Nothing makes us more uncomfortable than being outside our typical zones of comfort. Especially when we are forced to do so, having no say whatsoever about being there.
Saturday, I had a say. It was our team’s first fundraiser – wait for it…wait for it…a purse party. Yeah, I know. Tell me and MY comfort zone about it. Sometimes my big mouth gets me in a lot of trouble and this was one of those times. I had been in a customer’s office back in early November, roughly 3 days after agreeing to campaign for LLS.
“Hey, Cindy, I LOVE your bag!”
“You do? Well, I sell them! Want to have a home party?”
(Silently: Um, <insert not acceptable language> NO.)
But in Pavlov fashion, I responded with, “Well maybe. If we can somehow turn it into a fundraiser, then yes, I would absolutely love to have a purse party.”
Like I ever imagined thosewords ever coming out of my mouth.
It was actually really fun. I have some wicked funny girlfriends, most of whom make jokes at my expense, so I love them all the more. Dana and her family members came over; I’m glad they were able to meet Liv briefly. We laughed, shopped, and made some money for the cause. Angela came up from Indy the night before for a team “meeting,” and to help get everything ready. I’m pretty sure she isn’t speaking to me anymore, but once her cool purse arrives she’ll forget all about being out of her own comfort zone.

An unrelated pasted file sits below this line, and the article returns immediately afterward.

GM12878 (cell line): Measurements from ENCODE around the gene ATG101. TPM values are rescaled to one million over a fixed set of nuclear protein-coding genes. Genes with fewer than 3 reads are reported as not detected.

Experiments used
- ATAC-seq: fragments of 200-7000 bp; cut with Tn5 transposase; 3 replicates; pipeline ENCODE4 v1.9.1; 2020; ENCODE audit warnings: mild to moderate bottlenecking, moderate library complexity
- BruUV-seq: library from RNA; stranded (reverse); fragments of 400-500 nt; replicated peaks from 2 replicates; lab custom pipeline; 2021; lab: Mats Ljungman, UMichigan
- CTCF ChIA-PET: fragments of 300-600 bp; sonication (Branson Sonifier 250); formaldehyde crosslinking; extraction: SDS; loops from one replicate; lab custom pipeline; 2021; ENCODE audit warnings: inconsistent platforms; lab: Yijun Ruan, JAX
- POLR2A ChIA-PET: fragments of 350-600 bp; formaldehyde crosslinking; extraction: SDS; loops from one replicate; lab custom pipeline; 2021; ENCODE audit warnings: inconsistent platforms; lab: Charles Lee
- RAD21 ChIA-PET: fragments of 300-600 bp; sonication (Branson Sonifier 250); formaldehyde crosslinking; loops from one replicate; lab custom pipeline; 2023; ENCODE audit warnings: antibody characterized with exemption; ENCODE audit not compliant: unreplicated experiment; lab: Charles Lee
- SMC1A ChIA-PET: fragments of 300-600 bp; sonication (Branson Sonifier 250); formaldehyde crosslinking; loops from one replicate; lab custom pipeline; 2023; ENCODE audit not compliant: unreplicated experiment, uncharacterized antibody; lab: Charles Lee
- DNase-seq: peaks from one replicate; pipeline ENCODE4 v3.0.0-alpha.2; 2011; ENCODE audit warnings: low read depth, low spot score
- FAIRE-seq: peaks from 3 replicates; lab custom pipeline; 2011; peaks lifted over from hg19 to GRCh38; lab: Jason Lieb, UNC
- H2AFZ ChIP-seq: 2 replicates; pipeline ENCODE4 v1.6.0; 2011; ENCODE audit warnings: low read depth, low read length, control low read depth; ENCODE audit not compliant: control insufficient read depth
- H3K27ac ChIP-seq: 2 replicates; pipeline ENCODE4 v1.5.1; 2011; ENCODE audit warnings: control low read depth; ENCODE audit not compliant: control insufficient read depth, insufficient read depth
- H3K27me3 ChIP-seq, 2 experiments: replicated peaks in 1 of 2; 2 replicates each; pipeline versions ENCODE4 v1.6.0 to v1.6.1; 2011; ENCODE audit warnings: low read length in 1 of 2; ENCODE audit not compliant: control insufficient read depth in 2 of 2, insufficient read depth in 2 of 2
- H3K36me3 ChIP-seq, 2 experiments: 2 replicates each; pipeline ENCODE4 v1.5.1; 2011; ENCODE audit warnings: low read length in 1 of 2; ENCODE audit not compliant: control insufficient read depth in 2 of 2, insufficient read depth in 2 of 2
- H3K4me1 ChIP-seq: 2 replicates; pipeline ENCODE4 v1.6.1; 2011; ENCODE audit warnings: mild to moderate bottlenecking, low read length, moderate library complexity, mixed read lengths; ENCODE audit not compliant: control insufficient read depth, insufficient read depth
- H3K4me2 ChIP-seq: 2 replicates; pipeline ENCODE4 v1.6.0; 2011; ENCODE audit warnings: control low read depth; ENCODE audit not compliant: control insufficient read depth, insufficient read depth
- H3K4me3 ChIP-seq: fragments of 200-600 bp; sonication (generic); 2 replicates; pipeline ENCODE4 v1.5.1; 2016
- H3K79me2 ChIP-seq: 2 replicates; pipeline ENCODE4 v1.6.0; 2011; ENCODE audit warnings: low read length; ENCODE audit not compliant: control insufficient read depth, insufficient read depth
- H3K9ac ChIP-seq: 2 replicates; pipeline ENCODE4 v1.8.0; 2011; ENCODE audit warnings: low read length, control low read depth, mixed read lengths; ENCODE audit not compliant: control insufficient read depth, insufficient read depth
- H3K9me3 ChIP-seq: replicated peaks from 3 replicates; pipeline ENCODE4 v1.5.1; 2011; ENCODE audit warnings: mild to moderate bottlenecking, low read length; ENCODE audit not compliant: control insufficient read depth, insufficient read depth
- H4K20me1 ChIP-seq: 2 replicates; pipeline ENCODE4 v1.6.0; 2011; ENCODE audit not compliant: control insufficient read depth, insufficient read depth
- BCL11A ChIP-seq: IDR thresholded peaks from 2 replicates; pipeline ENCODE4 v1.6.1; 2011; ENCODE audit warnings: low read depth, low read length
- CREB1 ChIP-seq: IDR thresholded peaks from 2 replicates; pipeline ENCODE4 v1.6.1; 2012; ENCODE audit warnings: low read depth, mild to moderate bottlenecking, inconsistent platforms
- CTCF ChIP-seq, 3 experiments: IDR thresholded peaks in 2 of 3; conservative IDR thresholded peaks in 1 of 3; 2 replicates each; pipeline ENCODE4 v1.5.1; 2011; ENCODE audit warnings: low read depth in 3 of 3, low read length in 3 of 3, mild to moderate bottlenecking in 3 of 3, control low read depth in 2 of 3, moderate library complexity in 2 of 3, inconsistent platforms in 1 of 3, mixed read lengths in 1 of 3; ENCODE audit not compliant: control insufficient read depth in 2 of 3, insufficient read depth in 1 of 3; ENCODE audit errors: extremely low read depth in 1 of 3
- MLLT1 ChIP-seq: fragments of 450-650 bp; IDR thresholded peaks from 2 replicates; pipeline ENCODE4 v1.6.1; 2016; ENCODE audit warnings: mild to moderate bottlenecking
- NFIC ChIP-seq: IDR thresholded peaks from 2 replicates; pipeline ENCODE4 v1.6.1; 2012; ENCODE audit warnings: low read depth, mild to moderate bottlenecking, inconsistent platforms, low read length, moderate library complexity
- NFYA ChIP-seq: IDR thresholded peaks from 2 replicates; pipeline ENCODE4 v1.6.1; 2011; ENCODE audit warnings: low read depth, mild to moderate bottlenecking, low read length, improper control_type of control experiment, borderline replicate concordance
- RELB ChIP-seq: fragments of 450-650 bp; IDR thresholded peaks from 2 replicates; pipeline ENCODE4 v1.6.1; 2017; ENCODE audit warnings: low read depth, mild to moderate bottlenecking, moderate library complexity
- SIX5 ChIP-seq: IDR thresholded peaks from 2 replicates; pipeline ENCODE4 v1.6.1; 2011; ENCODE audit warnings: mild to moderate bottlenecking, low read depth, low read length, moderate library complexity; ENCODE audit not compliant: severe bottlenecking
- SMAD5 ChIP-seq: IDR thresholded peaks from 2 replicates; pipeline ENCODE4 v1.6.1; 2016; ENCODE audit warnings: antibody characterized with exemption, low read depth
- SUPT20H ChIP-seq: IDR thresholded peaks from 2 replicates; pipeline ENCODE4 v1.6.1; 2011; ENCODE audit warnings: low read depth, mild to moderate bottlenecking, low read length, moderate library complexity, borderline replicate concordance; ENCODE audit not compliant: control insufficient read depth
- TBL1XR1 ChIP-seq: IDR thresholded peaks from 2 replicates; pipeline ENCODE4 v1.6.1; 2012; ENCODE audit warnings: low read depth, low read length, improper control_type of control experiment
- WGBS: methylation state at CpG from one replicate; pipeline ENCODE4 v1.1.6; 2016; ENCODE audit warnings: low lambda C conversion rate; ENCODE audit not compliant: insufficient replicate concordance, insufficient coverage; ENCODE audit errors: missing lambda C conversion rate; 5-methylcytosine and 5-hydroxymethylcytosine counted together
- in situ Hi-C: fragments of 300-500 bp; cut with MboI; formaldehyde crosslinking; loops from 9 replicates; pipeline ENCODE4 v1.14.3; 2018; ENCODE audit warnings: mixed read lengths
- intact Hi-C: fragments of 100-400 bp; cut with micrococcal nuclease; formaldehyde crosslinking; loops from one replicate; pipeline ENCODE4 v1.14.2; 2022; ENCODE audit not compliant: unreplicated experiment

Cancer completely comes out of nowhere most times, not asking us what we have to say about it and certainly never inquiring about our comfort at any point throughout the process. It’s a pretty rude guest. Yet once we realize it has crashed our party, all we can think about is how to kick it out as quickly as possible; sometimes without even telling anyone else around us that it has shown up uninvited.
Whether individually or someone we know, a diagnosis always strikes when we are least prepared, mostly because we aren’t thinking about it. We are just going about our usual business – work, groceries, calendars, trying to put away Christmas decorations before Valentine’s Day, that kind of stuff. And then we are immediately transported to a place called NotMyComfortZone against our will.
But it’s ok. There are good people there. People who love you and want you to get back home. And years later you will realize that even though it was a total interruption of everything you had planned, being outside of your comfort zone helps you appreciate them, purse parties, and working towards a cure so much more.